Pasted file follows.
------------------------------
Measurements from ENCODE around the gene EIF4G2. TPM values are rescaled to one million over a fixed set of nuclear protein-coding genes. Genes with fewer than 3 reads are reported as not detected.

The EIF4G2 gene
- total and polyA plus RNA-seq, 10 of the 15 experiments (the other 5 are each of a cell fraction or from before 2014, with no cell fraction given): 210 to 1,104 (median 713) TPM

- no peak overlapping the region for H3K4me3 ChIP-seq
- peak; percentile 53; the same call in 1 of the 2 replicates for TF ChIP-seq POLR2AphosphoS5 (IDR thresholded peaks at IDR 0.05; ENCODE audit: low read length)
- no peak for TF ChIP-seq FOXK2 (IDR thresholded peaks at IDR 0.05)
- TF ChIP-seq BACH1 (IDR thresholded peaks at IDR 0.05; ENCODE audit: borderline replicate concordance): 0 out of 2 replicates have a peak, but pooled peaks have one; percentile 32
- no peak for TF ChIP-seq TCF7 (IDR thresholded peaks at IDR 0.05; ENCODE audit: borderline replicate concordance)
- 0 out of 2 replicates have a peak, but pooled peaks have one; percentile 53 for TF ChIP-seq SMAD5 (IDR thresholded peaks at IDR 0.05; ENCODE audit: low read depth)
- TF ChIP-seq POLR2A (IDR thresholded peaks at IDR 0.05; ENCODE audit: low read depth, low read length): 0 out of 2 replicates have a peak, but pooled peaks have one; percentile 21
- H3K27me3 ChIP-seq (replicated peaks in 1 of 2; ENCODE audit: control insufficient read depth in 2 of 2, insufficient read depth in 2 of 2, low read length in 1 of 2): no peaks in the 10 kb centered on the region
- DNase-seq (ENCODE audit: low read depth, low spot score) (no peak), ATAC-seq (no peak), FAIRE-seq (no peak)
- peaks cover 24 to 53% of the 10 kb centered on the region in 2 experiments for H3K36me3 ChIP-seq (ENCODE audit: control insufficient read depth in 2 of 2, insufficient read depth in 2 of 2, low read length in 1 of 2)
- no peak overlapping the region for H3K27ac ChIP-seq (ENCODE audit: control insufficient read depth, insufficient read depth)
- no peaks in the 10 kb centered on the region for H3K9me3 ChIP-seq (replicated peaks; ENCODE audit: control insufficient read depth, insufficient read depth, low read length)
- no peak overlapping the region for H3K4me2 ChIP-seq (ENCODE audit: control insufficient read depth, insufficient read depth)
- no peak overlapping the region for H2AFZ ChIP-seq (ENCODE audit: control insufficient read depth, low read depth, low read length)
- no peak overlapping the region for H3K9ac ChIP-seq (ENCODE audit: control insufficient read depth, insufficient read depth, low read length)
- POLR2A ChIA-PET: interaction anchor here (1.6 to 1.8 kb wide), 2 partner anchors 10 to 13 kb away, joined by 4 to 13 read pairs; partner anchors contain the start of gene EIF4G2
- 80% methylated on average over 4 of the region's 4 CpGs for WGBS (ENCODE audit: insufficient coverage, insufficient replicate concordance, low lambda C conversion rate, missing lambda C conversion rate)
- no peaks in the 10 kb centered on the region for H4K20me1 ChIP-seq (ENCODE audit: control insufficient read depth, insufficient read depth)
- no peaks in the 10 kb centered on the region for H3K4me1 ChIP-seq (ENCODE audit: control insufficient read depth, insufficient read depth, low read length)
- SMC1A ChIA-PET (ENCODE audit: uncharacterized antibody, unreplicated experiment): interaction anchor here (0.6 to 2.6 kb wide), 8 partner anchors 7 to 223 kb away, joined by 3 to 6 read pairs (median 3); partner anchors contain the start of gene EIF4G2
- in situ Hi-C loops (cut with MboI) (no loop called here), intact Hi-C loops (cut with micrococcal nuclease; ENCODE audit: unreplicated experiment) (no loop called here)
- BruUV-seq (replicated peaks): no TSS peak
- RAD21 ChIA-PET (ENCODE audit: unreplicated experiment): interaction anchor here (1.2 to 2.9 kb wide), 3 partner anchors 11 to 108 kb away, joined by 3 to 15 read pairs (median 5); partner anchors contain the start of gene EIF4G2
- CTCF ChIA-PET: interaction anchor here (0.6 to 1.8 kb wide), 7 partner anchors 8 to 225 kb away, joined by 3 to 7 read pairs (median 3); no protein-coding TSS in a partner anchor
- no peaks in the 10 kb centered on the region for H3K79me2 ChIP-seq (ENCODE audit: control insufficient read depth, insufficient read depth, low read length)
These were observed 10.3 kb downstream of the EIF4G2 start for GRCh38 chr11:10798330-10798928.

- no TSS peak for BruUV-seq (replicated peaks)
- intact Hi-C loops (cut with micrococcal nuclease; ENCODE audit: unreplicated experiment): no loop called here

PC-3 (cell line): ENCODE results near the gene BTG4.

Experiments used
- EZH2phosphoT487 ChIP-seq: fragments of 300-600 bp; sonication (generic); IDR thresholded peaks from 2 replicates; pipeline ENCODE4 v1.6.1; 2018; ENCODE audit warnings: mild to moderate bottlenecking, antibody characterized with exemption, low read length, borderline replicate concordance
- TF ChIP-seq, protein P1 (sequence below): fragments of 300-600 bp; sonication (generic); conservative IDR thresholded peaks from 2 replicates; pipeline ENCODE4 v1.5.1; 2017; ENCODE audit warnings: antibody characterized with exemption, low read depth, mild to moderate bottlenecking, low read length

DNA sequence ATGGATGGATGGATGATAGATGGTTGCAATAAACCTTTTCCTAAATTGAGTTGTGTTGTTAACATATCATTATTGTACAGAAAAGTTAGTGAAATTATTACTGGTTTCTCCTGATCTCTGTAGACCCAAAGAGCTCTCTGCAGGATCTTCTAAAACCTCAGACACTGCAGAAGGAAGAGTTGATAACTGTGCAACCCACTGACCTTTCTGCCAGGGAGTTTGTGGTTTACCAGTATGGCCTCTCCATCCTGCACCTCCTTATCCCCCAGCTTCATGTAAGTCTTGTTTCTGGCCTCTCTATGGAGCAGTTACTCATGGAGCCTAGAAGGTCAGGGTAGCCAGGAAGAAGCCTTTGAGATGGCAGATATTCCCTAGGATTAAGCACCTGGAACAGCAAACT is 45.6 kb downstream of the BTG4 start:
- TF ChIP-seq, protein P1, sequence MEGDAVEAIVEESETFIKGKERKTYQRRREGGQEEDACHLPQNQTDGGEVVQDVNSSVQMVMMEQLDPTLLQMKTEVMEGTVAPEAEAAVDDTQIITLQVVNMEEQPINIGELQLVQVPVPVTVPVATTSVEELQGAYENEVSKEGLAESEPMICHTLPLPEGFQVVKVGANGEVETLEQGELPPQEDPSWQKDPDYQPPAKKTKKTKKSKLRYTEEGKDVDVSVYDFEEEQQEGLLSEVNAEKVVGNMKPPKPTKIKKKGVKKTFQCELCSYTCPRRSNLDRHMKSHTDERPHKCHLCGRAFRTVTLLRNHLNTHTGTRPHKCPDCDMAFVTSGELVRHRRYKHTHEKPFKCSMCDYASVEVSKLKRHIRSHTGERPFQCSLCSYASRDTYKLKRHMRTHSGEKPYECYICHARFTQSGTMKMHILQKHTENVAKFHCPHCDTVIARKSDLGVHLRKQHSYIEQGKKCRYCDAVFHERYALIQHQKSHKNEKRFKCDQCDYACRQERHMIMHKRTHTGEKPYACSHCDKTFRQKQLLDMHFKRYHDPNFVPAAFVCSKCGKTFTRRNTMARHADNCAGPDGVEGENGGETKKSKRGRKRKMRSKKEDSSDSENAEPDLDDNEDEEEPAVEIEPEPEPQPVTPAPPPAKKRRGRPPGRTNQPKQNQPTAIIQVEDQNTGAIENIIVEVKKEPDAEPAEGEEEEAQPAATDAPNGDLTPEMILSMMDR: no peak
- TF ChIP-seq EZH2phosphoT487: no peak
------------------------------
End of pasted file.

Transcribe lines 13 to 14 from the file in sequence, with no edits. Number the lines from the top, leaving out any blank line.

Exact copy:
- peaks cover 24 to 53% of the 10 kb centered on the region in 2 experiments for H3K36me3 ChIP-seq (ENCODE audit: control insufficient read depth in 2 of 2, insufficient read depth in 2 of 2, low read length in 1 of 2)
- no peak overlapping the region for H3K27ac ChIP-seq (ENCODE audit: control insufficient read depth, insufficient read depth)